Targeting journalists


Richard Engel’s narrow escape from kidnappers in Syria offers a reminder that journalists often confront real danger in their effort to shine light on the world’s dark corners.

NBC News’ chief foreign correspondent, and as many as five crew members, were held hostage for five days by an unknown group that claimed loyalty to Syrian President Bashar Assad. They were blindfolded, handcuffed, and, Mr. Engel says, subjected to mock executions.

They were rescued when their captors got into a firefight with rebel forces at a checkpoint, and escorted across the Syrian border into Turkey. Reports suggest that one or more crew members still may be in captivity.

The capture and escape of Mr. Engel and his crew are the stuff of drama. But their tale is just one among many: The Committee to Protect Journalists, which promotes freedom of the press and tracks violence against journalists, says 67 people were killed this year reporting from the world’s trouble spots. The committee is investigating about 30 other deaths of journalists to determine whether they were work-related.

According to the nonprofit group, Syria is the most dangerous place in the world for journalists. More than two dozen reporters, photographers, videographers, and crew members have been killed this year covering the fighting there.

But Syria is not alone. Somalia, with 12 journalists killed, is the second-most dangerous country for media. Seven journalists were killed this year in Pakistan and four in Brazil, while one died in at least 16 other nations.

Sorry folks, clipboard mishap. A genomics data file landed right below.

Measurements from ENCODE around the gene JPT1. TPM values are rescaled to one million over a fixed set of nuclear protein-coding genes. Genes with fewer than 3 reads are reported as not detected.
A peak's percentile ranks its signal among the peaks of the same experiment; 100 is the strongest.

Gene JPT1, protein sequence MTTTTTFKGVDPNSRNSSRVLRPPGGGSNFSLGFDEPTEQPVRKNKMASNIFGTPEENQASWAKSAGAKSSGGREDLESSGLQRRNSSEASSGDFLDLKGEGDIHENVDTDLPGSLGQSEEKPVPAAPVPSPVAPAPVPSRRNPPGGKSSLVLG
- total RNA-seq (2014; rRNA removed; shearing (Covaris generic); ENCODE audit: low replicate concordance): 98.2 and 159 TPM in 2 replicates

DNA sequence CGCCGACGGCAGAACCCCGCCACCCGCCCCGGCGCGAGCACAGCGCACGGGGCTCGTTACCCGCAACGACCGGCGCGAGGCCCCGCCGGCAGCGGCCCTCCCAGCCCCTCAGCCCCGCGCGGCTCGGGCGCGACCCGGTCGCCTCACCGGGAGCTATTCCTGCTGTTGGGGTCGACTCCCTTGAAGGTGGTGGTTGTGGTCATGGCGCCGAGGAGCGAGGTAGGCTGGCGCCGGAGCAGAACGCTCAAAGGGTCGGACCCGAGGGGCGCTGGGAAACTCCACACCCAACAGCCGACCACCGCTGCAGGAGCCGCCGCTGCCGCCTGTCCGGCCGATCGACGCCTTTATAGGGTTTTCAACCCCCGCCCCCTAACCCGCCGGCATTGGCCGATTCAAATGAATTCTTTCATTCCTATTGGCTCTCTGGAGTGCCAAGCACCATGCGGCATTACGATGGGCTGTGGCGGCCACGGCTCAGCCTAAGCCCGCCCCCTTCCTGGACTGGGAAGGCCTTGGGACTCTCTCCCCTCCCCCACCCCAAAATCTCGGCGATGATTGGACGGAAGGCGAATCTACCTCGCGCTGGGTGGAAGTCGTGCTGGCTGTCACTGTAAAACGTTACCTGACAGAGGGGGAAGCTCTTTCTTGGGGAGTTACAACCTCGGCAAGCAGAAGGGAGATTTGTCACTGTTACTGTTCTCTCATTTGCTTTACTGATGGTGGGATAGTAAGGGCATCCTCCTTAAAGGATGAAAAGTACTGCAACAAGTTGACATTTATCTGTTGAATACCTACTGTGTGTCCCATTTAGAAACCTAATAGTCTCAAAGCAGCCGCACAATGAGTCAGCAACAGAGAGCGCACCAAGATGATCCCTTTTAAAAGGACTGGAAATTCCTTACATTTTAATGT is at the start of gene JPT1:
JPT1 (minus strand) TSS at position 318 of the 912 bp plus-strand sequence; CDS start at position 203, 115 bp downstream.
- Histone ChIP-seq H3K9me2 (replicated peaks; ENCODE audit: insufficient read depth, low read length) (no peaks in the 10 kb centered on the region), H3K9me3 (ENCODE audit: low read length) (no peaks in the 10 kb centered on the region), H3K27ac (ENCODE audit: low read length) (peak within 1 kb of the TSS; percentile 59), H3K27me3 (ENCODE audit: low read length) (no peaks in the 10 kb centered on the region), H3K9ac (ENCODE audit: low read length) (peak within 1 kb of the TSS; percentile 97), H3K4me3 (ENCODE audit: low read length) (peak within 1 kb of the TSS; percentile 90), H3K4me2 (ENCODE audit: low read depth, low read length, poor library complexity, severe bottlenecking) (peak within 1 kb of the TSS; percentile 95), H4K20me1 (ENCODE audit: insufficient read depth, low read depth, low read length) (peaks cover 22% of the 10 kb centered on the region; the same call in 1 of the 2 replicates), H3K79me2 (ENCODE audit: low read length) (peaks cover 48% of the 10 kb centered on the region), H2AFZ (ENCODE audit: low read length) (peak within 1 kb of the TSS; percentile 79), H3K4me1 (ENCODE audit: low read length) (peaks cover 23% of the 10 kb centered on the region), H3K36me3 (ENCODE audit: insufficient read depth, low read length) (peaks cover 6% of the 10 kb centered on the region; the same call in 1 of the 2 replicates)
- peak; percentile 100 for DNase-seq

Reporters Without Borders sets the international death toll higher, at 88. The international organization, which monitors attacks on freedom of information, notes that 44 citizen journalists were killed in 2012.

Journalists often suffer collateral damage from the violent events they cover. Sometimes they are targeted by governments or others who do not want their activities revealed.

Meanwhile, CPJ says a record 232 journalists are in prisons around the world, a 30 percent increase over 2011. Turkey leads the way with 49 journalists imprisoned, followed by Iran (45), China (32), Eritrea (28), and Syria (15).

Most are detained on trumped-up charges, or no charges at all. Hundreds more journalists have fled their homelands in recent years because of threats of prison or violence.

Americans don’t hear about most of these reporters or crew members, because they don’t work for major U.S. and international news outlets. But they deserve to be remembered — and honored — by everyone who values freedom and human dignity.